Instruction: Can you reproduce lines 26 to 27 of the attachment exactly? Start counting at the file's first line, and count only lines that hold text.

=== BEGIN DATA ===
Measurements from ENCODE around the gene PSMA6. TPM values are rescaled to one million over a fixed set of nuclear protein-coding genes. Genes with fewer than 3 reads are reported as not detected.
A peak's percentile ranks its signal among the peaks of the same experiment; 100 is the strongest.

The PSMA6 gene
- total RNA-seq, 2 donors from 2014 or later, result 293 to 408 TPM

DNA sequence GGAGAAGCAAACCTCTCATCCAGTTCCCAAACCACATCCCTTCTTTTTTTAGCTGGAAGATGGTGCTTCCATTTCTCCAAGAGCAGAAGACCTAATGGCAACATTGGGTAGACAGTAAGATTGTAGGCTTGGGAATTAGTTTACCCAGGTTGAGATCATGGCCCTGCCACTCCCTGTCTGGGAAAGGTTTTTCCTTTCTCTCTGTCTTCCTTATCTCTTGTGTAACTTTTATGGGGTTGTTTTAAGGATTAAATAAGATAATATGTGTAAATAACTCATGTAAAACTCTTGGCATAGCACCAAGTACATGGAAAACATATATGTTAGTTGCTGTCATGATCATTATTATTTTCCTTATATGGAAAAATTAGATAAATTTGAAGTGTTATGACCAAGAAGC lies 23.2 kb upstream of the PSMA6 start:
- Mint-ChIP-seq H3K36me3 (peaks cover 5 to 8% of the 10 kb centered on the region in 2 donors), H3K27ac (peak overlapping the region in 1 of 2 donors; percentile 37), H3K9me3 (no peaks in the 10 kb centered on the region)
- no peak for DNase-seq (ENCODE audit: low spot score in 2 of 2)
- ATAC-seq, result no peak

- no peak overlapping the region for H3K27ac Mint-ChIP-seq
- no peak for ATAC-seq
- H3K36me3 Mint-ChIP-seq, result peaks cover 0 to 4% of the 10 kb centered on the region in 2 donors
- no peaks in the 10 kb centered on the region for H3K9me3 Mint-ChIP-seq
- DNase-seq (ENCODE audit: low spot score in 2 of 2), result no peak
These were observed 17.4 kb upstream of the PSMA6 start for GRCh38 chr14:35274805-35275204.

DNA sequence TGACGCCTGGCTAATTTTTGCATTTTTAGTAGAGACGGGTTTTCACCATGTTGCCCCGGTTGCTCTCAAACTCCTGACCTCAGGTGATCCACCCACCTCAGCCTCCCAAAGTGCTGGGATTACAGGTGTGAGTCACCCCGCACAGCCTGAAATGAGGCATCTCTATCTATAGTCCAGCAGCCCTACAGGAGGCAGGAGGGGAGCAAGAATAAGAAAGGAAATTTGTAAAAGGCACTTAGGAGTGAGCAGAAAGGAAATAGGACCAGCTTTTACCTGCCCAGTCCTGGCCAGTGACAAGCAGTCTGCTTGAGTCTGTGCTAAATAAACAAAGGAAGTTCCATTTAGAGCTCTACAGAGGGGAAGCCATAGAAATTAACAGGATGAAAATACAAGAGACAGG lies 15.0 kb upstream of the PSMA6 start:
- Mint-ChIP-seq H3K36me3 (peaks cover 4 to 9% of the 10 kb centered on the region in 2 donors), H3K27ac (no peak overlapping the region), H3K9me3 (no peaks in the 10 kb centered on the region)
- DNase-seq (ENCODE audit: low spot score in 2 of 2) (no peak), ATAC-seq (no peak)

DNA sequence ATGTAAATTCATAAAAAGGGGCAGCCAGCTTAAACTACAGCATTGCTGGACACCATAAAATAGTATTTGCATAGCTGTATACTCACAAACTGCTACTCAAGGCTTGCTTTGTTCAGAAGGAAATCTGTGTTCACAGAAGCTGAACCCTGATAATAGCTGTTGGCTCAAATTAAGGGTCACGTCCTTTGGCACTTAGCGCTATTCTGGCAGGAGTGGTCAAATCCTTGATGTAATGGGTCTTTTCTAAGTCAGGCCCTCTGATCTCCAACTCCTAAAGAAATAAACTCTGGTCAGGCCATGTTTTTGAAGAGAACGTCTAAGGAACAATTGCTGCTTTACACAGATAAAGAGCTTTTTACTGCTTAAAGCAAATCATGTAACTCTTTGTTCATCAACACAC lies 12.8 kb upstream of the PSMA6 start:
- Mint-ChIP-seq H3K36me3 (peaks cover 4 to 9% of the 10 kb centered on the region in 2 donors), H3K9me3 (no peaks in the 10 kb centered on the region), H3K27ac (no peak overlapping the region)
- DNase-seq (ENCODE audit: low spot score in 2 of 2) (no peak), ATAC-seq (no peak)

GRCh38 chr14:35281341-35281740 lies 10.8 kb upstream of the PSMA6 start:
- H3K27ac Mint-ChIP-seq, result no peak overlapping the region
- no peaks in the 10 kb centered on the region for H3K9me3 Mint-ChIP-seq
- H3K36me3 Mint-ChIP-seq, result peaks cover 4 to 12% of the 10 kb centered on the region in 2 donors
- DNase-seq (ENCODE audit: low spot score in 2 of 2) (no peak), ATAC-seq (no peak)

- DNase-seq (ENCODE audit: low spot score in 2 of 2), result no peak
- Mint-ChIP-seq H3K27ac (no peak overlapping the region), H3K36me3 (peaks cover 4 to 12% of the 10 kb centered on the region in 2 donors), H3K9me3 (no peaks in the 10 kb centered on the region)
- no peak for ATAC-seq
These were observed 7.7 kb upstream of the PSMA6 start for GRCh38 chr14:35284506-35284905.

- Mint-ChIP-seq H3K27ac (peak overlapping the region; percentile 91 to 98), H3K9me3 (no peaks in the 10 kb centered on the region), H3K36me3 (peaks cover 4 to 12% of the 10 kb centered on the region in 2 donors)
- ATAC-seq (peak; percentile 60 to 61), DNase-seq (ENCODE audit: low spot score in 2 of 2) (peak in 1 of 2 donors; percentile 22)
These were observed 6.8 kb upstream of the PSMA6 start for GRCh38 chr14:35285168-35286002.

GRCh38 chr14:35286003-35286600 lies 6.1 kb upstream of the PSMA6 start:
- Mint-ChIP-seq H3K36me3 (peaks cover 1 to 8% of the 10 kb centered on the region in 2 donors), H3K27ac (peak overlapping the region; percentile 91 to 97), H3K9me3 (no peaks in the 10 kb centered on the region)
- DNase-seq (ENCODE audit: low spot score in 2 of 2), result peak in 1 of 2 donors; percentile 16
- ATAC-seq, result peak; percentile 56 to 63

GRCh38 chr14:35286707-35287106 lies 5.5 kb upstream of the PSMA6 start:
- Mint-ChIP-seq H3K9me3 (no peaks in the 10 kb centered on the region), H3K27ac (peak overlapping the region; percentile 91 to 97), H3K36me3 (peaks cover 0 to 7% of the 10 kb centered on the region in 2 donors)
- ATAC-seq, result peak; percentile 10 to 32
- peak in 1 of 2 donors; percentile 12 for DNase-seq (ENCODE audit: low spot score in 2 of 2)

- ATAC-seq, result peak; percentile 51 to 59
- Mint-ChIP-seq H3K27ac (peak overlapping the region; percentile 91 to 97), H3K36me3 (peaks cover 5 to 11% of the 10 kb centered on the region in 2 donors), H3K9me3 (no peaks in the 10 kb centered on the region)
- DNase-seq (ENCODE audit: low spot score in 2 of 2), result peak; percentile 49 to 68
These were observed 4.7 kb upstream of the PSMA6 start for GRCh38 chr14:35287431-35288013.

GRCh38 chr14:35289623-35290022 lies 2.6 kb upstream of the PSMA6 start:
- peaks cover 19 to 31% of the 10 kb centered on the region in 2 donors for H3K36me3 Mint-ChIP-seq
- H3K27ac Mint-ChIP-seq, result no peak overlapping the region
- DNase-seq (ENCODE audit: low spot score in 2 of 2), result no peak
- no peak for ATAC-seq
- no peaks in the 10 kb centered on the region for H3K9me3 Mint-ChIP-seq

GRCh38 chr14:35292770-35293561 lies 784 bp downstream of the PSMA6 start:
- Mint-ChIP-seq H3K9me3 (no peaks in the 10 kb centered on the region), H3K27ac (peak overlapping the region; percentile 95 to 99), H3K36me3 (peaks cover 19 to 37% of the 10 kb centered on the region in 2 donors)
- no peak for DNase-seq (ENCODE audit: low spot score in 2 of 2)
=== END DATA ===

- DNase-seq (ENCODE audit: low spot score in 2 of 2), result no peak
- Mint-ChIP-seq H3K27ac (no peak overlapping the region), H3K36me3 (peaks cover 4 to 12% of the 10 kb centered on the region in 2 donors), H3K9me3 (no peaks in the 10 kb centered on the region)